Improving the assessment capabilities of Encephalitis in Alabama by integrated use of NASA TRMM mission
Jamie E. Favors, NASA, Mobile, AL; and B. Stringer and F. W. Baker
Mosquito-borne encephalitis is a growing concern for coastal and upland communities in the subtropical zones of the southeastern United States. A covariance time-line was constructed with rainfall measurements as inputs for three specific sites in Mobile County, Alabama (Hollinger's Island, Grand Bay, and Semmes), to discover the time series delay correlation between the actual rainfall and the time of the mosquito population increase. The primary goal of this study was to provide a usable resource for predicting population booms in certain areas. A secondary goal was to reduce the total treatment efforts needed from the Mobile County Health Department (MCHD), and indirectly reduce the total prevalence of encephalitis in Mobile County. Entomological data was provided by the Vector Control Division of the MCHD and the Alabama Department of Public Health (ADPH). Tropical Rainfall Measurement Mission (TRMM) supplied data on rainfall amounts, which was complemented by in situ measurements collected from privately operated weather stations near the trap sites. The results demonstrate how NASA Applied Sciences capabilities and Earth Observation Systems (EOS) can be utilized to enhance monitoring and control methods of vector breeding grounds, as well as predict population booms in isolated areas of Mobile County. Public Health officials will benefit from an increased understanding of vector population cycles, how rainfall affects these cycles, and the time-line that mosquito density patterns follow in regards to these rainfalls.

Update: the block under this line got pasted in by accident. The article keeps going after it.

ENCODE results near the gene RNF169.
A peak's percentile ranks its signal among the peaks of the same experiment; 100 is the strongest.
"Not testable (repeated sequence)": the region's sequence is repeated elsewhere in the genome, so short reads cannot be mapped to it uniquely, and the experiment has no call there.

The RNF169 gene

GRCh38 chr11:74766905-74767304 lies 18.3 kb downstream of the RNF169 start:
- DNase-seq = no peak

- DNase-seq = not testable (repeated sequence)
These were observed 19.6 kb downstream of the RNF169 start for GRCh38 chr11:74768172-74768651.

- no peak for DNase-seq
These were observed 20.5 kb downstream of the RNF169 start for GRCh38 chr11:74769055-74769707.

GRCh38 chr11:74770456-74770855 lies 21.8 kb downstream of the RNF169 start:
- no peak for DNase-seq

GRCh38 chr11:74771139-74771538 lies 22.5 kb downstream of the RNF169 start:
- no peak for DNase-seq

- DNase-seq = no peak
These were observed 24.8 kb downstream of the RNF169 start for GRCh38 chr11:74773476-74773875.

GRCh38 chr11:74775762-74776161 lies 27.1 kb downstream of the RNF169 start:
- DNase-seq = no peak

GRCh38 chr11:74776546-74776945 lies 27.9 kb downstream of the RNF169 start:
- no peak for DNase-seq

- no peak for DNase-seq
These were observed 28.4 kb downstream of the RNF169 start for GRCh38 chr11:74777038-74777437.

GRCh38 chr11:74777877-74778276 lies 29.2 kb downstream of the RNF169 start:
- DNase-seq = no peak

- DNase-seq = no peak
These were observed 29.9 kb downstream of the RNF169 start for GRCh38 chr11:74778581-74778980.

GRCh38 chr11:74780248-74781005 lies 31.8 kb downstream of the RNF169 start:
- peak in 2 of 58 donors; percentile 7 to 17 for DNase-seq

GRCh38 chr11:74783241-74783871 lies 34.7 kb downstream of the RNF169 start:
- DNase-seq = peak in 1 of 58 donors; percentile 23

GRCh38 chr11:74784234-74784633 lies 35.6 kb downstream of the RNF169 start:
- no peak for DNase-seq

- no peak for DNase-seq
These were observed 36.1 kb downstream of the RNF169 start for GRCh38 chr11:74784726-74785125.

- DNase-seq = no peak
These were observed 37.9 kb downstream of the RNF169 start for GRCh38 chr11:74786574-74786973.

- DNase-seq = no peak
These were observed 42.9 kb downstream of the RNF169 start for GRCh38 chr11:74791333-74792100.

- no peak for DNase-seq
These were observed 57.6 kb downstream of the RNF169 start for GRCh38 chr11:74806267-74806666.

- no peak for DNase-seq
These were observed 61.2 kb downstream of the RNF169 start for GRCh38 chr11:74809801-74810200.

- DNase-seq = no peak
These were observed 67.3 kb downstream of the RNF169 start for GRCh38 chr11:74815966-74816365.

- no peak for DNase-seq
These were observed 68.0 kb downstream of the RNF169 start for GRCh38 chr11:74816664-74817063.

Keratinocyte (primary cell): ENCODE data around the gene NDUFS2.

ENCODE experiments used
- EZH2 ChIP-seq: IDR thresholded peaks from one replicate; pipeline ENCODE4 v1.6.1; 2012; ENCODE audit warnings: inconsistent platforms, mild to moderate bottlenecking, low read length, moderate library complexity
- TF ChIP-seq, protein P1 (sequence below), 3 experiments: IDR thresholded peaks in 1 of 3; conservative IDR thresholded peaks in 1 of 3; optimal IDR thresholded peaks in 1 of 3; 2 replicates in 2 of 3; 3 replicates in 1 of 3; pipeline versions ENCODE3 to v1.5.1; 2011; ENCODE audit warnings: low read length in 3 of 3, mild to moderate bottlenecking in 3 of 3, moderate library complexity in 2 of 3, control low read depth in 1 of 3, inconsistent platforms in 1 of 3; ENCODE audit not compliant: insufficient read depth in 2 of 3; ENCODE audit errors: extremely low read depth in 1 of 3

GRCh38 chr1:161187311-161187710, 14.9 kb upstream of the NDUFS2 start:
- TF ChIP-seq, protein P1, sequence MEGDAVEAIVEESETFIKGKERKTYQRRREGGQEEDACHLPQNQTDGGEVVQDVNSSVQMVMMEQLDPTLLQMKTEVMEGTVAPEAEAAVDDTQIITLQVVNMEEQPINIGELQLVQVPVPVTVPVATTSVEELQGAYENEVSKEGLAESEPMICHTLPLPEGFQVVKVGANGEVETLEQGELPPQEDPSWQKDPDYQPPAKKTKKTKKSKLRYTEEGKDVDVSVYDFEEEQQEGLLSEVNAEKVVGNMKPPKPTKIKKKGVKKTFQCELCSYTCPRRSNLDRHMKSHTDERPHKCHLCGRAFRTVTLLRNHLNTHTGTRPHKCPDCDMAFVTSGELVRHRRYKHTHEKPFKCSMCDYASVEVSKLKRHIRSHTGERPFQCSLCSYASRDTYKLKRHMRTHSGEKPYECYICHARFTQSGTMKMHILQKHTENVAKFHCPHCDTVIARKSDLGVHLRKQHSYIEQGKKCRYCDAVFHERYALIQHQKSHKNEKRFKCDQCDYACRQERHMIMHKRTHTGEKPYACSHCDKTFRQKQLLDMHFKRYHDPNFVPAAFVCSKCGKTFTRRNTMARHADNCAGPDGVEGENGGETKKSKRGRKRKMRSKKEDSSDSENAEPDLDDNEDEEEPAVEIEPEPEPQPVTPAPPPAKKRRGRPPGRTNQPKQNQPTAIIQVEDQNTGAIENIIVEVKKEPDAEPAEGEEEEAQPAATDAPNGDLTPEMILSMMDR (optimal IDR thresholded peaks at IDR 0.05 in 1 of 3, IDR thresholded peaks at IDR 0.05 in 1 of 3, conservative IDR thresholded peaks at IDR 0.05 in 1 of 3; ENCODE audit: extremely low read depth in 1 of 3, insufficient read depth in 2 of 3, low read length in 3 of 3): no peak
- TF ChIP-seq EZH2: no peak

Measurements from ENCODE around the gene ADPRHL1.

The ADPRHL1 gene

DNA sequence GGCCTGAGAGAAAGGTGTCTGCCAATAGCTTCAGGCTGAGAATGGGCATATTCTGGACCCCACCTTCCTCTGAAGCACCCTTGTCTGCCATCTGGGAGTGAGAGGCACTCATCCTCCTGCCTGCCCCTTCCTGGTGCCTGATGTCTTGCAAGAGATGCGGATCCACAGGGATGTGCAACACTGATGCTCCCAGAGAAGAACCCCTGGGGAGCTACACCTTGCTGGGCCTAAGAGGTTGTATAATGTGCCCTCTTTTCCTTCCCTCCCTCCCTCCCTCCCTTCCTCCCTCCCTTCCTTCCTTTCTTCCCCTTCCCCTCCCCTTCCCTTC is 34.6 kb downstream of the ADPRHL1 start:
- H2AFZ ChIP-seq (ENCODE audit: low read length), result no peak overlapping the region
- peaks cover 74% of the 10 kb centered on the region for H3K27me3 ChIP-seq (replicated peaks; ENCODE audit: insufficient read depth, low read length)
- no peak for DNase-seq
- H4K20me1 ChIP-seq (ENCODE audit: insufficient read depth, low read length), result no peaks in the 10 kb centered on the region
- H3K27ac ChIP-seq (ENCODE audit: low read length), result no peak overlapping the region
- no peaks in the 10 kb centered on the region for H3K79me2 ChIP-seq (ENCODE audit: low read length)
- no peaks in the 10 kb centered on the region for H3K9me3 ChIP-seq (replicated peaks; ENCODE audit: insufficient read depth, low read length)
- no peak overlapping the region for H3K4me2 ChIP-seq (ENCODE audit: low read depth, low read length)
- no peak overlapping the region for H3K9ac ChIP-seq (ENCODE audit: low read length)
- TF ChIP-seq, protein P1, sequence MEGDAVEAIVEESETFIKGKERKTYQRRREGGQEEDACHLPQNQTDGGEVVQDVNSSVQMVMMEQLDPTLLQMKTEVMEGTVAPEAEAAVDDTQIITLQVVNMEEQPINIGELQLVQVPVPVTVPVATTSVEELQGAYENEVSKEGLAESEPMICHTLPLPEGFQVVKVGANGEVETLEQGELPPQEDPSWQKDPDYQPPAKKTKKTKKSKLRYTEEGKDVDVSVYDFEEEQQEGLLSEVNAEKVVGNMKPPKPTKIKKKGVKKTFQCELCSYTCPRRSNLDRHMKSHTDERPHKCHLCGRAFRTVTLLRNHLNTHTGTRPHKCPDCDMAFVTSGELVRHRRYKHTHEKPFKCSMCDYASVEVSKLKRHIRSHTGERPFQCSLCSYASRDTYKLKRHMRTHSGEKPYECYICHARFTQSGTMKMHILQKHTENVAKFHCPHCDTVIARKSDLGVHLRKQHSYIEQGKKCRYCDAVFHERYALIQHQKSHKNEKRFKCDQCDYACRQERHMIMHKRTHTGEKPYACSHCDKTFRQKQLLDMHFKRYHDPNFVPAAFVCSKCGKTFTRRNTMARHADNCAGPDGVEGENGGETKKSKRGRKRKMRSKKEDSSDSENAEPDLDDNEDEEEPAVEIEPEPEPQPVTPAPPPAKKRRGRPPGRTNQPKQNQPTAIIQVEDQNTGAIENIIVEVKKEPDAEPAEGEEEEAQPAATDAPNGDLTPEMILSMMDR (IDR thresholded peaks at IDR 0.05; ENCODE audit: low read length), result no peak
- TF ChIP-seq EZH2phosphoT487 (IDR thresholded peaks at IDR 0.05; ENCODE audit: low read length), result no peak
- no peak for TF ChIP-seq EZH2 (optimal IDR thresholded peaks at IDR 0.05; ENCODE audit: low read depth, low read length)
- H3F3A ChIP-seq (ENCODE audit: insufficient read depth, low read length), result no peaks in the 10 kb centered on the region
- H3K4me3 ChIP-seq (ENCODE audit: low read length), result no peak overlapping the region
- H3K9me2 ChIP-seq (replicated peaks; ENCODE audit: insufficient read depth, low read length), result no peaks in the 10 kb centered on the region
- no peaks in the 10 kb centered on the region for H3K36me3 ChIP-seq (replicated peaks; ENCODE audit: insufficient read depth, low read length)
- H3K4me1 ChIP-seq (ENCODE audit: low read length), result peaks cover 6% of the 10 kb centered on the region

Poster Session 1, Student Conference General Poster Session
Sunday, 20 January 2008, 5:30 PM-7:00 PM, Exhibit Hall B
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